Office 365 is easily the most popular cloud service for small to medium businesses. But like many things Microsoft, it is sometimes complicated to figure out what plan is best for your business. At Weston, we have many years of experience with Office 365, along with certified Office 365 consultants, and have been helping businesses migrate to Office 365 for years. And we’re here to help you figure out which 365 plan is right for you.
First off, you’ll need to understand that Microsoft offers plans targeting the following classes of organizations:
For the Educational, Government, and Non-Profit folks, obviously they would choose a plan inside one of those classes. For non profits, the plans available are generally the same as the Business and Enterprise classes but at non-profit pricing (Weston doesn’t deal much with Education or Government plans). If you have over 300 employees, you have no choice but to select an “Enterprise” plan. But if you’re a smaller business, you can select from either the Business plans or the Enterprise plans, and that’s where things get confusing.
Business Plans: The basic business Office 365 plans are as follows:
- Business Essentials: If you just need an email account and access to online services like OneDrive, Teams, and SharePoint, this is the plan for you. This does not include the Office Suite of desktop applications, only online versions.
- Business: If you don’t need an email account or online services, but just need local desktop applications, this is the plan you want.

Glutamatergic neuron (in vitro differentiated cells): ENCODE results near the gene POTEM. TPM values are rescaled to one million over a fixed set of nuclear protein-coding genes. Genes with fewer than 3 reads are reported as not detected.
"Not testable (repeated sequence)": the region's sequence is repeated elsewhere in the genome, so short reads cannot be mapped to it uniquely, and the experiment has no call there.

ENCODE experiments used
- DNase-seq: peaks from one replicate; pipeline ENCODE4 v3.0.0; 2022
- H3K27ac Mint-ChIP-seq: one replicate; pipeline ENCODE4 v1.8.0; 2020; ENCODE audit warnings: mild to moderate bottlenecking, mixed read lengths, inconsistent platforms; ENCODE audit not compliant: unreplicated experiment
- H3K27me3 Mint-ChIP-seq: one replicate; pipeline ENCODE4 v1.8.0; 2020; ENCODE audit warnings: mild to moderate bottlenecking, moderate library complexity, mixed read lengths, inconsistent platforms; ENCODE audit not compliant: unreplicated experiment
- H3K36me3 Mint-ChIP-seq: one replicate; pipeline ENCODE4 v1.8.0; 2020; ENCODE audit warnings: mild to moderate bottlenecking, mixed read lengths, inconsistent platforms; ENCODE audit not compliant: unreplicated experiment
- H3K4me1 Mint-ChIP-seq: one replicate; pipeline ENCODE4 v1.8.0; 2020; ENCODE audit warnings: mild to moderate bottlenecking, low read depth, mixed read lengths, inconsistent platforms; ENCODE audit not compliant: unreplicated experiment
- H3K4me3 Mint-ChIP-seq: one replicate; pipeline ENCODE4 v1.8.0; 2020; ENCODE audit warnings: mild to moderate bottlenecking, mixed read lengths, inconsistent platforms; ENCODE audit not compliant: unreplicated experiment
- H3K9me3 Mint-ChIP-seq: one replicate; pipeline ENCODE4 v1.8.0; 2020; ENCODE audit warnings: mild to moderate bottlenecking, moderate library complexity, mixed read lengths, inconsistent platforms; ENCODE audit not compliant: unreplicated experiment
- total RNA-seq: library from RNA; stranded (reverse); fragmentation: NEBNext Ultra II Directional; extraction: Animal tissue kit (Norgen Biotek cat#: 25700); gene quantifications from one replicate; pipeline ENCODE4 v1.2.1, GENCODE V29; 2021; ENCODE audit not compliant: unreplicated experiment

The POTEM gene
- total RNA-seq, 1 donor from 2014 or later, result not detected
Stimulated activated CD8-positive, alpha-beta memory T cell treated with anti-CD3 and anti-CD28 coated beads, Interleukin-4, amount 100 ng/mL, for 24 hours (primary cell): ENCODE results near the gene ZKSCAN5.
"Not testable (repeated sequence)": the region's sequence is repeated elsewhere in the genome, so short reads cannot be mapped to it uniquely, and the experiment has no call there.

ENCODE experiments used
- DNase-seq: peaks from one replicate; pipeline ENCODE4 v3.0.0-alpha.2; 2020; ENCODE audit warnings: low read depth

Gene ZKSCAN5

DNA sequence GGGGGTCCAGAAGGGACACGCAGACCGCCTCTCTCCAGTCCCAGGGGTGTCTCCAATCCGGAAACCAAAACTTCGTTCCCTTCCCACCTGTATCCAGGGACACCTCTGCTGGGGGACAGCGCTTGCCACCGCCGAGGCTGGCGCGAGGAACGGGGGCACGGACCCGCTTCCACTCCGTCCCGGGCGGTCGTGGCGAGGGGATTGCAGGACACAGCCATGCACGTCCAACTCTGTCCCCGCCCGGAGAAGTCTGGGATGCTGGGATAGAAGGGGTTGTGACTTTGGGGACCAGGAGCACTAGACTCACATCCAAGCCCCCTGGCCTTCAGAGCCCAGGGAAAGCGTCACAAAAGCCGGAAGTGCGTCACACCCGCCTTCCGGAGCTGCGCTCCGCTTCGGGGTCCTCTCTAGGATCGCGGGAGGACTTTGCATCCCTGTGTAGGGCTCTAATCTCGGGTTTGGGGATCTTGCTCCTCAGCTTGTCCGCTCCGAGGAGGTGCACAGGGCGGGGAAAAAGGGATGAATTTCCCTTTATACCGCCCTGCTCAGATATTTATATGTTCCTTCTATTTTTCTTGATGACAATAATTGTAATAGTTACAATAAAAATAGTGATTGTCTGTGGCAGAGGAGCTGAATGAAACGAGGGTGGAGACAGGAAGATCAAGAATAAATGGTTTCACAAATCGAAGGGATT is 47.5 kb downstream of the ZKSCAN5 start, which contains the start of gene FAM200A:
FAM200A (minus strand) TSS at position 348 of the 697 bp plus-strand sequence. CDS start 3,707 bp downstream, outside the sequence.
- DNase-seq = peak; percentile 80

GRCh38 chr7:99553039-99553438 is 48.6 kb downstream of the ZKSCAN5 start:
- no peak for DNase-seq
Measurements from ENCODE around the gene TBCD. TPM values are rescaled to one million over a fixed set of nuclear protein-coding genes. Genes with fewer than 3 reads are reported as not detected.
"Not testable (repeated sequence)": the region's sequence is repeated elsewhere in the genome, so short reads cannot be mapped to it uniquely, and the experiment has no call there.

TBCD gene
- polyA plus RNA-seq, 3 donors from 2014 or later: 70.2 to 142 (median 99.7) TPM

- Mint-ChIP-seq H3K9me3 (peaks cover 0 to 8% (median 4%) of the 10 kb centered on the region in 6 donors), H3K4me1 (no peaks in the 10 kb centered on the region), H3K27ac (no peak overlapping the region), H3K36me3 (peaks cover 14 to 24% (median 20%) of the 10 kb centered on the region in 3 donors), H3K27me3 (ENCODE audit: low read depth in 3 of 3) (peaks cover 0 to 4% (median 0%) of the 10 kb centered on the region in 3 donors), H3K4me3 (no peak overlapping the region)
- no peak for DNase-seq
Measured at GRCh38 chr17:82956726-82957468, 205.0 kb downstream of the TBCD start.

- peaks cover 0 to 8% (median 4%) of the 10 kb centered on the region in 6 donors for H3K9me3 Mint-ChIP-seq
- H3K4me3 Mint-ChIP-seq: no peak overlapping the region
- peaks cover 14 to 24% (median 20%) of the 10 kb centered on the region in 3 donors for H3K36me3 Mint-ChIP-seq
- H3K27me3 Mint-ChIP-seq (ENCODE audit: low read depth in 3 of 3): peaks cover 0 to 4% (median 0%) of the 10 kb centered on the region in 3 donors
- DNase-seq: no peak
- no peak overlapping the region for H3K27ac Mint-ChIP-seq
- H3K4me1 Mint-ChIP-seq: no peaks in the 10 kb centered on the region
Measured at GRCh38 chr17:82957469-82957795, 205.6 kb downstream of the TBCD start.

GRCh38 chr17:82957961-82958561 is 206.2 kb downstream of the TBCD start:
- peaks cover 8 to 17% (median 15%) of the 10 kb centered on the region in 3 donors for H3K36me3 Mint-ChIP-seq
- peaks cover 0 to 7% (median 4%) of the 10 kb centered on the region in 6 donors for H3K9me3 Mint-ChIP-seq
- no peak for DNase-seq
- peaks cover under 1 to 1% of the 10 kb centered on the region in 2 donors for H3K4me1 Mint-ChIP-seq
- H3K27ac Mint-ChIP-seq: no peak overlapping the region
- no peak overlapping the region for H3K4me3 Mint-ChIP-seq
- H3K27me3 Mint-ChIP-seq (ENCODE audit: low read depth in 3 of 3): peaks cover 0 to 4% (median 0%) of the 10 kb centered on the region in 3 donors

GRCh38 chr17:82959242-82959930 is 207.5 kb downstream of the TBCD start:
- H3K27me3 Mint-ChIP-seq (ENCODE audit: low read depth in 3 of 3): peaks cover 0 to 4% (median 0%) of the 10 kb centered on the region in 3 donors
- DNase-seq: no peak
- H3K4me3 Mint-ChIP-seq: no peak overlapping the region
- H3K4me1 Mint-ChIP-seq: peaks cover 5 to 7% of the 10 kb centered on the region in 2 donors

- Business Premium: If you need all of the above (apps plus online services), this is the all-you-can-eat plan you need.
Enterprise Plans: The most popular enterprise plans are as follows:
- Enterprise E1: If you just need an email account and access to online services like OneDrive, Teams, and SharePoint, this is the plan for you. This does not include the Office Suite of desktop applications, only online versions.
- Office 365 ProPlus: If you don’t need an email account or online services, but just need local desktop applications, this is the plan you want.
- Enterprise E3: If you need all of the above (apps plus online services), this is the all-you-can-eat plan you need.
Confused? Understandable. If you notice the Business and Enterprise Plans look identical, you’re mostly right. So what is the difference between Business and Enterprise plans? It’s basically what back-end service level is provided with each (as well as the 300 seat limitation for the Business licenses). While Microsoft has a much more complicated and detailed chart, this is the basics behind it:
- No Litigation Hold for Business
- Unlimited archive and mail storage (Enterprise) vs. 50 GB storage limit with optional $3.00 unlimited add-on (Business)
- SharePoint Online Plan 1 (Business) vs. SharePoint Online Plan 2 (Enterprise)
- No Enterprise Search with Plan 1
- No Excel Services with Plan 1
- No Visio Services with Plan 1
- No unified communication solutions available with Business licensing; for example, no telephone number integration (PSTN) with Skype for Business
- No Personal Power BI or Delve Analytics with Business licensing
- No on-premise/virtual rights for Business plans
What about Microsoft 365? Further complicating matters is Microsoft’s recently-release Microsoft 365 plans. We discussed Microsoft 365 recently, and while it has some nice features over a standard Office 365 plan, the premise behind the plans is still the same: Microsoft 365 is basically Office 365 plus Enterprise Mobility & Security and Windows 10 Enterprise. You will still need to figure out your rough base plan needs following the rules above before looking at the equivalent Microsoft 365 plan.
Still confused? That’s OK, that’s why we’re here. We’re a Microsoft certified Office 365 cloud partner and have the experience and knowledge to the get you to the right plan and get your business on the cloud. Contact us today to get started.
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